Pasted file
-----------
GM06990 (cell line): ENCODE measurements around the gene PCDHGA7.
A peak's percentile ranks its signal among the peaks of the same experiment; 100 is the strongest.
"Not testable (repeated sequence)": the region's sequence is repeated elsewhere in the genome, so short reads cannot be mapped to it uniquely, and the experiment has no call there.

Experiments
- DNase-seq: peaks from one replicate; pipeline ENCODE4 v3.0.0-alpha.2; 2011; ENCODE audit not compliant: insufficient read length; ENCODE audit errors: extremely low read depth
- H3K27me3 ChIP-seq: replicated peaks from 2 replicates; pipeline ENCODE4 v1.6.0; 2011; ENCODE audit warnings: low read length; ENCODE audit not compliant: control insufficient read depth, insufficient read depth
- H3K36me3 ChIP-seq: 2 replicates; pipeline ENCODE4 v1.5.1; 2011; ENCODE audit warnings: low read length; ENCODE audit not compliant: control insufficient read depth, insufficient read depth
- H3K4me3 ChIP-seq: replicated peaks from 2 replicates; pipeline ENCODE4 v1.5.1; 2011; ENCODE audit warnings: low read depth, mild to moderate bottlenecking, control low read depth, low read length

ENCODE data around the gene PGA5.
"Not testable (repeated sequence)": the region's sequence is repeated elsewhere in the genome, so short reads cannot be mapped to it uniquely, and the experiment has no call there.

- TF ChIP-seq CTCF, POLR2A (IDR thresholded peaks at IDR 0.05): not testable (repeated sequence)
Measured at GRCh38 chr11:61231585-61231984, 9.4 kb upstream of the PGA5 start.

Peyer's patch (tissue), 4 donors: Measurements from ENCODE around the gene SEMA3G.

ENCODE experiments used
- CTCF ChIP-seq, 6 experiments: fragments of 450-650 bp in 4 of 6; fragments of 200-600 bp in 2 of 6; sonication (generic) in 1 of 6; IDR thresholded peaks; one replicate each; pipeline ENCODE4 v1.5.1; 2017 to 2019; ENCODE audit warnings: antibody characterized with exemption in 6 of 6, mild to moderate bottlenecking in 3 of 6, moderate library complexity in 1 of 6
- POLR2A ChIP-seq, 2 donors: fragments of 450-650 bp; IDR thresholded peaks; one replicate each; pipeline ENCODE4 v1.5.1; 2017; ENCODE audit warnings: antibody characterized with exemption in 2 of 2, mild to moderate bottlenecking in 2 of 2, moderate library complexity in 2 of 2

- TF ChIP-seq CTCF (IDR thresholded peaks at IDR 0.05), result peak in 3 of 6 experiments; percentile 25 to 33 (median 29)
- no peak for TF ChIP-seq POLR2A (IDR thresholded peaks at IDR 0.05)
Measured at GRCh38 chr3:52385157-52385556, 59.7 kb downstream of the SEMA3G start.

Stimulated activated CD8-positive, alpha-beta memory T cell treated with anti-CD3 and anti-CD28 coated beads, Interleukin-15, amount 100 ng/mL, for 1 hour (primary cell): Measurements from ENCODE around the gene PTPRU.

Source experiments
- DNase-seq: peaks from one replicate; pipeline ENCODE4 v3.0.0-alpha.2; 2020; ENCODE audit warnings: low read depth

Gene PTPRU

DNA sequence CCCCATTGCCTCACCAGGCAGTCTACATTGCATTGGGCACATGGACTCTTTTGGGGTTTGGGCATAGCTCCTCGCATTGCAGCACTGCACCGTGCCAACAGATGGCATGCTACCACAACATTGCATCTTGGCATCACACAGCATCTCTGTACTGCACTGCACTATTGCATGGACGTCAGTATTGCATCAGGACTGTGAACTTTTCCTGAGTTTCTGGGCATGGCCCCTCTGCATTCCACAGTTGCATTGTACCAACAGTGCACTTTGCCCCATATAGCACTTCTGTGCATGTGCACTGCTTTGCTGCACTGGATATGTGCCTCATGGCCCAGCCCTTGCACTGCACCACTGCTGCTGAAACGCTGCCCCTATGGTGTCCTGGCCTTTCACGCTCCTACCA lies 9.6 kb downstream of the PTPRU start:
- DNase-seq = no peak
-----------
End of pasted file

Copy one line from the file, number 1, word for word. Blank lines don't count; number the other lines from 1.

GM06990 (cell line): ENCODE measurements around the gene PCDHGA7.